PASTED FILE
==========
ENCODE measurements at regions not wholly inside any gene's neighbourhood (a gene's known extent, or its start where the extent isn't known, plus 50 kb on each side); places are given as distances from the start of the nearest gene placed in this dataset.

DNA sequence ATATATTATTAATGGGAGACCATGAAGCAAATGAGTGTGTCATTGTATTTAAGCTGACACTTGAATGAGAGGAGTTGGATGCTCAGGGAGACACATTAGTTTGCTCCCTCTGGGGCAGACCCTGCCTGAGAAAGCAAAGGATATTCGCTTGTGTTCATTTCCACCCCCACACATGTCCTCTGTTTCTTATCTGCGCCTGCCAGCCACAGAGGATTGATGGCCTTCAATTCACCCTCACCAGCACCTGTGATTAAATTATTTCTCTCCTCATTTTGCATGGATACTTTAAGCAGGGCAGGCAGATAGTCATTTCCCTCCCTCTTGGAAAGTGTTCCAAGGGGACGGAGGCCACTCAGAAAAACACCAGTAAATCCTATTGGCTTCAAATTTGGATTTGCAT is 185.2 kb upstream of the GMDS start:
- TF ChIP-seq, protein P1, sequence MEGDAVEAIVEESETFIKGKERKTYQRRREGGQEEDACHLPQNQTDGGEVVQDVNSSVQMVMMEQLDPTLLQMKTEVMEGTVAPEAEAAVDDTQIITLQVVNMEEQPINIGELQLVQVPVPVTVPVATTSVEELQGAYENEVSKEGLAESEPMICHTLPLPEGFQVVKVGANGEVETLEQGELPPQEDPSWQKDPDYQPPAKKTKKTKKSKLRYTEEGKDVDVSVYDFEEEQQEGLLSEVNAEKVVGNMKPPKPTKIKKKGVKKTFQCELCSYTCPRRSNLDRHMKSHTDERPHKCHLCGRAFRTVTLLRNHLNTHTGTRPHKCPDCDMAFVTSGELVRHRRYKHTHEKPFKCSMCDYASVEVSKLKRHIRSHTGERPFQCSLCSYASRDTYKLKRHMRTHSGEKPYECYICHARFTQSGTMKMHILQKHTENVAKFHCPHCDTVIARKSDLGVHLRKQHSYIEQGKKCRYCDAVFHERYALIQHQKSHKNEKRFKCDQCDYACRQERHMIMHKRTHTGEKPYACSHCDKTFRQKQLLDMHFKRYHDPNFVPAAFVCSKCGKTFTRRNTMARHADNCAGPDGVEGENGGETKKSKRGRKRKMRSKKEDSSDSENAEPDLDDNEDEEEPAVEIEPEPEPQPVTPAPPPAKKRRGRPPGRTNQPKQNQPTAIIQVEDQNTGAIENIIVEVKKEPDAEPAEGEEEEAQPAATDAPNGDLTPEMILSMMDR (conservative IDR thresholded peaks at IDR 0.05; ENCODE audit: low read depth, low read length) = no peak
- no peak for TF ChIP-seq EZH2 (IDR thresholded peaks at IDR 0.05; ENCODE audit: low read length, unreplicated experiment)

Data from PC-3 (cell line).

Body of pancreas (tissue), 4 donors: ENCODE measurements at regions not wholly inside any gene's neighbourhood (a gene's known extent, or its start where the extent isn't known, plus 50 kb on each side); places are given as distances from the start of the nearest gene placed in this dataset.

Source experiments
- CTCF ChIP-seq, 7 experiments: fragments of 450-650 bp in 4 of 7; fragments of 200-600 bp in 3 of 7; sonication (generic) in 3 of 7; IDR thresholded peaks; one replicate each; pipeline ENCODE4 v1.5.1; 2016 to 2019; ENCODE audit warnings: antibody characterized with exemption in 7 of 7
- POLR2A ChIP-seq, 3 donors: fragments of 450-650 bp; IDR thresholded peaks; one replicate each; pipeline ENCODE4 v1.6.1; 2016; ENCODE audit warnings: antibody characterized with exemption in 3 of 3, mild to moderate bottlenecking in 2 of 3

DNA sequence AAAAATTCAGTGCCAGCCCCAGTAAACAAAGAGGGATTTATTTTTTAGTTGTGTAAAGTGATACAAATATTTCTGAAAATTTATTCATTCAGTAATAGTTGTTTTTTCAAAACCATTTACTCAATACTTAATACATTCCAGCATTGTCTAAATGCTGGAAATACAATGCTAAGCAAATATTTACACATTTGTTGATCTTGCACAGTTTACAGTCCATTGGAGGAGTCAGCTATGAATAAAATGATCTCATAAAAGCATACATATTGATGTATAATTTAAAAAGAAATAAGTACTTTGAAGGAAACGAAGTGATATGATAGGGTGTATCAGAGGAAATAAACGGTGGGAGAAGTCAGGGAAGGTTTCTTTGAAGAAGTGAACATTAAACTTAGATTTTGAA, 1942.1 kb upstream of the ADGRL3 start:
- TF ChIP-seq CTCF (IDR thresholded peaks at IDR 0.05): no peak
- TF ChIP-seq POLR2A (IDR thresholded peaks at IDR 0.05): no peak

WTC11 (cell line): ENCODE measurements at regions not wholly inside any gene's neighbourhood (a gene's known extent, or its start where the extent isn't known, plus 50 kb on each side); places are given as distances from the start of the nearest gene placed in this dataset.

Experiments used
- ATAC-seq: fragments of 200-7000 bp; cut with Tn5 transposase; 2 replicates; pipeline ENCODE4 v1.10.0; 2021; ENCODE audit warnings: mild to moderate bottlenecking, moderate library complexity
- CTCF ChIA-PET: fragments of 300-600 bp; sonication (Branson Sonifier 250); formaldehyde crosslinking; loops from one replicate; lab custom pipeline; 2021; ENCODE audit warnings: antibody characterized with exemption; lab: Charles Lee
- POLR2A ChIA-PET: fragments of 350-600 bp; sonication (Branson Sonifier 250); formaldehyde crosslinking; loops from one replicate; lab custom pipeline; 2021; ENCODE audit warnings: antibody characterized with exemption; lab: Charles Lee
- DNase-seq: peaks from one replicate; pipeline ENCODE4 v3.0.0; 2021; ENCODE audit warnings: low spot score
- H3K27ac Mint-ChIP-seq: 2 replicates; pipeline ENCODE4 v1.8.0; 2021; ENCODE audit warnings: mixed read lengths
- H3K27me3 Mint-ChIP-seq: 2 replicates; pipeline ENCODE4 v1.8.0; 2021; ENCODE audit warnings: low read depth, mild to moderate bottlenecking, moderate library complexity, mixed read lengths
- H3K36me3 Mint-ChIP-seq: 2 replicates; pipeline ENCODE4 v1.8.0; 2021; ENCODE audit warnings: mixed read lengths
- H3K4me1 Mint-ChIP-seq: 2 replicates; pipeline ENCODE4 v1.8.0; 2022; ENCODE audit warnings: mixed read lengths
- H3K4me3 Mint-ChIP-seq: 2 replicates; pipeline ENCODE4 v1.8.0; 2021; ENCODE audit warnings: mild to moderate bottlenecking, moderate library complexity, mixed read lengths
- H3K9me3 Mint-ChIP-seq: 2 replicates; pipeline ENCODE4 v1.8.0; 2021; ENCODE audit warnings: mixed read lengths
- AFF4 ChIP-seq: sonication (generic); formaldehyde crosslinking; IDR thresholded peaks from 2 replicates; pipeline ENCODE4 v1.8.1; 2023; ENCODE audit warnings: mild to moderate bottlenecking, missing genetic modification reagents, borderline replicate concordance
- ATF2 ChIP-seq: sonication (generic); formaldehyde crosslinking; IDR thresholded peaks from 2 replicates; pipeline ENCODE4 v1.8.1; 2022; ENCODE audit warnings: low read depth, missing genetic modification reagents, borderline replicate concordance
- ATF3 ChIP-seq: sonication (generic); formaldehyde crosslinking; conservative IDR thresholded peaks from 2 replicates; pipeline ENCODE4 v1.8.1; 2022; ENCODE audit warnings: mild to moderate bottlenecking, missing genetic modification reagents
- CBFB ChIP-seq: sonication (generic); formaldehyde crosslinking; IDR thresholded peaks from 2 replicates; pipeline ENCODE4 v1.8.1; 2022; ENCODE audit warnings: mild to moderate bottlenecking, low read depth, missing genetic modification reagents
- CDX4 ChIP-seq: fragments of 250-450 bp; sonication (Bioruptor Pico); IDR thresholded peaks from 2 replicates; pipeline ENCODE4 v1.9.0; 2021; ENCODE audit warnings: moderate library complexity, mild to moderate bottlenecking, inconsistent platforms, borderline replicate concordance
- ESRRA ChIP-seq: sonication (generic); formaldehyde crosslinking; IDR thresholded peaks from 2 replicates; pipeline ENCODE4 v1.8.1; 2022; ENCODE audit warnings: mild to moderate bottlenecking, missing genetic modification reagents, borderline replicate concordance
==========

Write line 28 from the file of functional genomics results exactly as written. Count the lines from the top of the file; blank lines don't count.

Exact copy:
- CBFB ChIP-seq: sonication (generic); formaldehyde crosslinking; IDR thresholded peaks from 2 replicates; pipeline ENCODE4 v1.8.1; 2022; ENCODE audit warnings: mild to moderate bottlenecking, low read depth, missing genetic modification reagents